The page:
4. Building the UI
You've got the users and the basics down. Hopefully you have some wireframes and style ideas ready to go. Now comes the easy part: bringing it all together.
I use Photoshop, Sketch, Illustrator, and in-browser design, all depending on the project. The tool is not important, as has been driven home a dozen times already.
What is important is you like the tool you use. You should honestly be having fun with it, and if it feels like a tool is hard to use or limiting your ideas, try something else. If you like Photoshop, there is absolutely nothing wrong with just using Photoshop. Do what's right for you -- you can always look into and consider other software and tools down the road.
An important step in building the UI is gathering feedback. Clients, team members, or actual users. Try to avoid launching any design without getting feedback from a variety of people. Iterate, test assumptions, and don't be afraid to scratch design and start again.
Here's an example of a well-executed high-fidelity mockup.
A few takeaways: good typography, clear use of colors, bright and large button, and good layout (the light background with the white-colored "boxes" help draw the idea to the forms). More specifically: custom states on form elements, branded illustrations (the line-art style on the document illustration), and the custom look for the "coded" elements using a monospace font. Even little UX considerations such as a "Verify later" option or a "recommended" option are a great touch.
In creating a mockup like this, the idea is most of the elements were already designed or thought-out. Things like colors, typography, form treatments, button styles, branded elements or illustrations, etc. should have had some thought or consideration put into it before piecing together the entire UI.
5. Implementing the UI
At this point, you've gotten some final design work done, and now it's time to implement. I'm not sure if you plan on doing implementation work or simply working on graphic-only mockups. But, even if you aren't implementing your UI, you should have an understanding of what is and isn't possible in the world of HTML and CSS.
Generally, this stage requires you to work with a front-end developer to build out your templates in a way he can make sense of it. Communicate with your developers early and often with how they'd like the UI delivered.
A few quick points on implementation:
- Learn to use a compiled CSS language such as Sass, SCSS, or LESS. Definitely worth the time.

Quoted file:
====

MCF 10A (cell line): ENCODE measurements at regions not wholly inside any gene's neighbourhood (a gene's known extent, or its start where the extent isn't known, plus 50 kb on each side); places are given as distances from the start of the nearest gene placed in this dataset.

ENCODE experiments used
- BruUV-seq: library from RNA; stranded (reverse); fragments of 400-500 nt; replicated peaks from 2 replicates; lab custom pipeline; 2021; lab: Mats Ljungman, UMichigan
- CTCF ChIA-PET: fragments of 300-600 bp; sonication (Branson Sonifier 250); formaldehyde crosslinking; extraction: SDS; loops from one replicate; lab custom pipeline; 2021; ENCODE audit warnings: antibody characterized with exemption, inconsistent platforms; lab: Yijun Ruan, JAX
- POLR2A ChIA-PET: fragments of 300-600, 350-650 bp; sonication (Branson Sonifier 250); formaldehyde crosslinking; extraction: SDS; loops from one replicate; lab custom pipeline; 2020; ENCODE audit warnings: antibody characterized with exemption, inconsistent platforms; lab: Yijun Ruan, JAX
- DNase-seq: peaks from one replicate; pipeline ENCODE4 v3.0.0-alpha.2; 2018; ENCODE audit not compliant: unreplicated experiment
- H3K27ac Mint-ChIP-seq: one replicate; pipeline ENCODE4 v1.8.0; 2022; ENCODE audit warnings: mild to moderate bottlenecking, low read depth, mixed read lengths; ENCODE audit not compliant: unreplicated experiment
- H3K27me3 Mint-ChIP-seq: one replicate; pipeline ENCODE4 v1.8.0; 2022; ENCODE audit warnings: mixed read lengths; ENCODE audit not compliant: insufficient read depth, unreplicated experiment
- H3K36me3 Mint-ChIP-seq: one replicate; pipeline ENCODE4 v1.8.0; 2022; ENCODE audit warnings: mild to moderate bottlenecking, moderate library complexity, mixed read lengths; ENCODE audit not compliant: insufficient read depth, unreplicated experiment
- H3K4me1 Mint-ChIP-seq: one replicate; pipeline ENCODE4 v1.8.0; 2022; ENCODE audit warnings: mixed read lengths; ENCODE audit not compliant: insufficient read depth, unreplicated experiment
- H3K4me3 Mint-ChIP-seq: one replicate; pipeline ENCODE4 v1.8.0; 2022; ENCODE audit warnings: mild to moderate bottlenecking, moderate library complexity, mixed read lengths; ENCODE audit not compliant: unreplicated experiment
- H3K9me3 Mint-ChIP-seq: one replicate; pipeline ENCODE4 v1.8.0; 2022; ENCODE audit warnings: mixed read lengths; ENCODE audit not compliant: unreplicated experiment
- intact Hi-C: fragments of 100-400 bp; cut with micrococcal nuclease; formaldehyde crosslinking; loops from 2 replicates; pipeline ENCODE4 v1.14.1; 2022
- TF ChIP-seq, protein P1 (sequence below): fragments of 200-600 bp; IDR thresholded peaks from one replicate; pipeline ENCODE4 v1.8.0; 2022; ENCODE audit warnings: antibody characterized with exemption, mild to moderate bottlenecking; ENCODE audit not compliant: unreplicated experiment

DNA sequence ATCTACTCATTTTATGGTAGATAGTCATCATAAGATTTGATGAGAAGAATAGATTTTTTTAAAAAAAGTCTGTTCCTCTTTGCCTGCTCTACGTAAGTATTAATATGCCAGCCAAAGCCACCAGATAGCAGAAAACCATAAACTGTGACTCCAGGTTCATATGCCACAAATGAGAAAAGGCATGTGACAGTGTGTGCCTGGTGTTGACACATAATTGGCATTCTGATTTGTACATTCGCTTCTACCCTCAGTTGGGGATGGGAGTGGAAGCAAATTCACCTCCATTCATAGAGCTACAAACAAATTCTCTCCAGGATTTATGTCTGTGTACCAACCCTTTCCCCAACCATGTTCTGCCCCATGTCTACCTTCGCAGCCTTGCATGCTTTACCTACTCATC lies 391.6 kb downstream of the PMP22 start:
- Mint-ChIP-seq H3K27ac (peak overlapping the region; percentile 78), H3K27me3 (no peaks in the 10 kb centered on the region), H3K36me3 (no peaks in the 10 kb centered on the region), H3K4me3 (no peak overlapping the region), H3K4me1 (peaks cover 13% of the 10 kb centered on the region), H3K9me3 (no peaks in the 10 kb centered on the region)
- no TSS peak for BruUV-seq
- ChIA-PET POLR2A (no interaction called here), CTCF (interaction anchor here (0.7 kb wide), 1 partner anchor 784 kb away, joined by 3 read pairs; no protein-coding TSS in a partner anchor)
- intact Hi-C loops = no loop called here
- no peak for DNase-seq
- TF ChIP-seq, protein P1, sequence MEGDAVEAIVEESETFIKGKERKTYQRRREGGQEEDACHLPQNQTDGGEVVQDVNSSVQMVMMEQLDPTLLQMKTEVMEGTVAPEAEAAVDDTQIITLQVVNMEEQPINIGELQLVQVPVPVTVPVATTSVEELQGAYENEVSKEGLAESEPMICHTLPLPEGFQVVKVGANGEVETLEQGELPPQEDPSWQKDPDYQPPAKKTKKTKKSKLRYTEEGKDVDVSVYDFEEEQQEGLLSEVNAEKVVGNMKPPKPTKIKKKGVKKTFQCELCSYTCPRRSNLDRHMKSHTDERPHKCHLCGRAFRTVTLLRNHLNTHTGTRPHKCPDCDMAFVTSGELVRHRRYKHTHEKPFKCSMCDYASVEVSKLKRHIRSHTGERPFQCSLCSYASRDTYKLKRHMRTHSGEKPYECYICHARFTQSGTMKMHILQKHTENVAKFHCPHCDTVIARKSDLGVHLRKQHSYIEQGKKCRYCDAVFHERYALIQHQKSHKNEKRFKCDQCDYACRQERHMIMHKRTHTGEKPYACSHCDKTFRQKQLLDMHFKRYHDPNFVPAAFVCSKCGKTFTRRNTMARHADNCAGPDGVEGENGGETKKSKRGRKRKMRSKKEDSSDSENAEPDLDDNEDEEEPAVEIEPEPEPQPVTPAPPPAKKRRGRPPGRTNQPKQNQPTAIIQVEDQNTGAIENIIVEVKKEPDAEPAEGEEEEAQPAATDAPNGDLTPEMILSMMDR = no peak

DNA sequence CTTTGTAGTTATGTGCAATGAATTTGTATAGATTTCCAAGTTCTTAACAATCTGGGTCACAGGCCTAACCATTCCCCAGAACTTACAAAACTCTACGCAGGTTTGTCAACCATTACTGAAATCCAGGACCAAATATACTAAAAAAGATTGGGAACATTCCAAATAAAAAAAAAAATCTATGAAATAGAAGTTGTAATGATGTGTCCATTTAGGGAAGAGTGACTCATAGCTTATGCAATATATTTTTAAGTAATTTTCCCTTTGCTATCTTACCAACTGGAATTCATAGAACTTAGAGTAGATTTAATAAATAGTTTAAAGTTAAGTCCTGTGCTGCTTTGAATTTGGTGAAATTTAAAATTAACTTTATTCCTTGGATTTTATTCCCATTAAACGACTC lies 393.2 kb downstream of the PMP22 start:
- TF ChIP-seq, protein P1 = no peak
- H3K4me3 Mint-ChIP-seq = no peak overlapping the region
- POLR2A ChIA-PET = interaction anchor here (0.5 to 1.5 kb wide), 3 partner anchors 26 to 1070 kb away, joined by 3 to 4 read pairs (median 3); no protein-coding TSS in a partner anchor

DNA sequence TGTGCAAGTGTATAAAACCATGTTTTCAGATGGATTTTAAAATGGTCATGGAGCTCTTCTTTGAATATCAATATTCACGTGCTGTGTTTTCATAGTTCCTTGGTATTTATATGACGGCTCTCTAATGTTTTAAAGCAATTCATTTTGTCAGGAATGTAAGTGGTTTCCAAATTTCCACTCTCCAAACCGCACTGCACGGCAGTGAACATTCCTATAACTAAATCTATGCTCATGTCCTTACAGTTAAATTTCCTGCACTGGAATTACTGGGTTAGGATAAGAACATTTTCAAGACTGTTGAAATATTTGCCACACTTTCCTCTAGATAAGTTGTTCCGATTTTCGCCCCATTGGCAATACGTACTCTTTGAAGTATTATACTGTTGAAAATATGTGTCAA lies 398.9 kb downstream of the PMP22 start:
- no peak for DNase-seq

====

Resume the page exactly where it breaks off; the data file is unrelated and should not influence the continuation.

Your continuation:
- Build each reusable component as a reusable component in your CSS. Bring in as many variables and reusable pieces as you can.
- Build a style guide for your developers that show all the reusables components. Super useful when a page needs built out quickly, and they have the pieces they need to throw something together.
Photoshop tip: use the copy CSS feature to help with implementation! Seriously useful tool for beginners, but please never use this code as final. Look at it as more of a learning tool (helps bridge the gap between mockup and implementation).
- Start gathering thoughts on what's good UI and good design. Make notes, save bookmarks, etc. This "catalogue of thought" is what drives a lot of decisions that designer make.
- Really dig into what you're designing and who the users are. Start discussions, write down objectives and assumptions, and make sure everyone is on the same page.
- Start working on low-fidelity mockups and wireframes as well as early attempts at style guides and outlining reusable components. A lot of designers will say there's a particular order to these items, but honestly, any order works.
- Build high-fidelity mockups. Use Photoshop, Illustrator, Sketch, build in the browser, whatever feels best for you. You can use all the tools, or just one.
- Implement it. Since every product/project is different, there's not too much to say. I would suggest always writing your own CSS whenever possible--it's great learning.
- Have fun and be inspired. Don't get hung-up on tools or best practices. You'll figure out what you like in time, right now the most important step is to create, build, and constantly look to improve.
Good luck out there!